Draw Tongs

Q: What’s the deal with the draw tongs I bought, with those wide jaws, big teeth, and hooked handle? I tried to use them for drawing some .35 mm fine wire and gave up in disgust. A regular pair of vise-grips worked a lot better.

A: For very fine wire such as what you’re working with, standard draw tongs are totally unsuited. But, now start with a 3.5 mm square wire (rolling mill production) stock in 18K white gold. Now you’ll be grateful for that strong grip the commercial tongs give you. Same thing if you’re trying to produce, say, 3mm tubing from bent around strip. You need a sturdier grip than standard pliers will give you, and more than the jaw/teeth size, the length of the handles and that hooked over side to one handle, gives you the grip and pull you need. The teeth are large simply because with larger sizes, especially with harder metals, you’d be surprised at the forces acting on the tongs. The jaws need to be that wide and heavy so they don’t bend, and the teeth are larger so they don’t quite so quickly strip out.

Lest you question the degree to which drawtongs can be stressed, I’ll recount how with one pair we had, an innovative one that fit our drawbench (which provides more powerful pull than just hand pulling, of course) the jaw teeth were actual sections of files that had been brazed into the jaws. They worked very well until the time I was pulling down some rather heavy white gold wire, 18K nickel white, about 3mm diameter for a bracelet or some such. I was pulling rather hard on the drawbench crank handle when I heard and felt something snap and release the tension. Seems the force had literally overcome the brazed bond between those sections of file and the body of the tongs. Pulled the teeth right out of one side of the jaws. That required shearing a brazed bond of about one square inch in surface area. Rather a surprise to all of us.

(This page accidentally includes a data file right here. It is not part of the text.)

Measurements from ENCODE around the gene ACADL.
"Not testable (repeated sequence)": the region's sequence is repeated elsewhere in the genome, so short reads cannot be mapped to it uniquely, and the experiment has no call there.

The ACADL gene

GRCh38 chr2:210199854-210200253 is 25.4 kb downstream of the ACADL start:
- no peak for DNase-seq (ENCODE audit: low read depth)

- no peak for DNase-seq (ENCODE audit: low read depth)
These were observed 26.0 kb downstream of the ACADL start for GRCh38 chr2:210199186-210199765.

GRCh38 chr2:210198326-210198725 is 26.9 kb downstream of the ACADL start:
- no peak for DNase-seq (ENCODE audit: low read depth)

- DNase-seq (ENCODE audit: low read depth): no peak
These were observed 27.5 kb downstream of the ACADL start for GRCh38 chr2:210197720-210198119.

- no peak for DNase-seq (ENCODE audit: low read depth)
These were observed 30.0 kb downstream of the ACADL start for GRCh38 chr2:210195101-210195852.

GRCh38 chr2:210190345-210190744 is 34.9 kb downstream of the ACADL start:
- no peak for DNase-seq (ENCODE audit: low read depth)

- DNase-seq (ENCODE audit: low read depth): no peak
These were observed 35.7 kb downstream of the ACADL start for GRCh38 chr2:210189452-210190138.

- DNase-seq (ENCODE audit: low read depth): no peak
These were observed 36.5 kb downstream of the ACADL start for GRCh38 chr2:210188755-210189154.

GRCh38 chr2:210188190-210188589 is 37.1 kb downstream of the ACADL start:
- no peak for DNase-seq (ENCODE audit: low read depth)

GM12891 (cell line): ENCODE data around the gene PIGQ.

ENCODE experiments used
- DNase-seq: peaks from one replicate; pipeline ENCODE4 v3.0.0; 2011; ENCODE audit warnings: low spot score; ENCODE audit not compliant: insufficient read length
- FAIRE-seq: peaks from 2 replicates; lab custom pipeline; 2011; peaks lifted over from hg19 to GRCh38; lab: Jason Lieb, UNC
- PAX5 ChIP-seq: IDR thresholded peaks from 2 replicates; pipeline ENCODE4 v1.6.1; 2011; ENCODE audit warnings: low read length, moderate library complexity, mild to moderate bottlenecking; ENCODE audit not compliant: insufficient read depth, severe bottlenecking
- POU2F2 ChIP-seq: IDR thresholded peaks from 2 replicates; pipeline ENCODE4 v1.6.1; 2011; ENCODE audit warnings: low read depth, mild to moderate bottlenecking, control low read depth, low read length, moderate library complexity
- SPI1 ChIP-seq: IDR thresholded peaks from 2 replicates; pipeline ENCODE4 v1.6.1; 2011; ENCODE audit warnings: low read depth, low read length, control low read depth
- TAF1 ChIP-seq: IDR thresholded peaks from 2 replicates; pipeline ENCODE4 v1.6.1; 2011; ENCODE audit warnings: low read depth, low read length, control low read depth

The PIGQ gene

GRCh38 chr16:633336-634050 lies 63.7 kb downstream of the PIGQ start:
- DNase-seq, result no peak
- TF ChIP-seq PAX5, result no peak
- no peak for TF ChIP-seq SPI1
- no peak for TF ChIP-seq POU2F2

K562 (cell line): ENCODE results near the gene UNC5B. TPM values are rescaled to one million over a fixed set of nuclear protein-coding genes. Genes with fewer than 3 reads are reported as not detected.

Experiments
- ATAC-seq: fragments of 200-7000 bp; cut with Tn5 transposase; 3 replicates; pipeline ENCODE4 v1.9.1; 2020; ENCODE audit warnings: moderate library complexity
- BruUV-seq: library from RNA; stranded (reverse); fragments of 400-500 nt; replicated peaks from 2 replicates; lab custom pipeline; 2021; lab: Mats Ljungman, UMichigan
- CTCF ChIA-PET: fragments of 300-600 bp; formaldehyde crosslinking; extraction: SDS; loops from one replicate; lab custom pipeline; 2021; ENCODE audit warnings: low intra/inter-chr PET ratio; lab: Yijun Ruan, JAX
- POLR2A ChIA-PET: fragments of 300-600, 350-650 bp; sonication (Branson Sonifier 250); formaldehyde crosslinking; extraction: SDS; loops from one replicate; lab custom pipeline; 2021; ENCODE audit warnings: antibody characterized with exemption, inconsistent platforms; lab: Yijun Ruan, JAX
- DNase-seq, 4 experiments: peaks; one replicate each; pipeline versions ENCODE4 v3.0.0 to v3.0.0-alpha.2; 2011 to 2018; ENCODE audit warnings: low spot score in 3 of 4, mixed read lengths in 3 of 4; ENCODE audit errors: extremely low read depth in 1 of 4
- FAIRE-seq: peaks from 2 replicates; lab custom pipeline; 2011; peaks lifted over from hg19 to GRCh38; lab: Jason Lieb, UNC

The replacement tongs were a more recent modern Italian pair that weren’t cheap. The jaws of that are still intact, but the teeth on one side of the jaws are pretty much worn flat, mostly from working white gold wire, and I include much smaller sizes, down to about a millimeter or a bit more, after which we usually switch to hand pulling, rather than with the drawbench. But the condition of those jaws in just a few short years attests to the potential forces involved.

For fine wires, you don’t need the special construction of draw tongs. Ordinary pliers can either be used as is, or modified slightly to work better. It depends somewhat on the type of metal you’re drawing into wire. For softer metals, serrated jaws may sometimes tend to cut the wire more than gripping it, while with stiffer metals that may need a bit more tension to pull, serrations may still be useful.

Once I’m down to a size too small for the drawtongs we’ve got (generally somewhere around 6 tenths of a millimeter or so, and this will depend a good deal on your particular draw tongs too) I use ordinary flat-jawed pliers, without serrations. But I use a somewhat coarse Moore’s disk (an adalox disc) to dress the jaw faces flat, and the sanded surface on the jaws provides a very slight bite. The particular pliers I use are not highly hardened, so I also sometimes stand the pliers on their handles, so the jaw tips are pointing up, and slightly opened, and lightly planish the ends of the jaws. This creates a very slight tooth at the front edge of the jaw so it grips a bit better.

Be careful not to overdo it, or the jaws will cut the wire, and take care not to then use these pliers on good sheet metal without first sanding off that tooth, or they’ll leave a nasty mark on the metal. When I get down even smaller, I switch to an even smaller pair of flat-jaw pliers, with narrower jaws that get right close to the dies on my carbide plates, making it easy to grab even the smallest tail of wire sticking through a hole. These very fine pliers are generally not given much front tooth, if at all; just enough so they don’t slip off the wire.

by Peter W. Rowe M.F.A., G.G.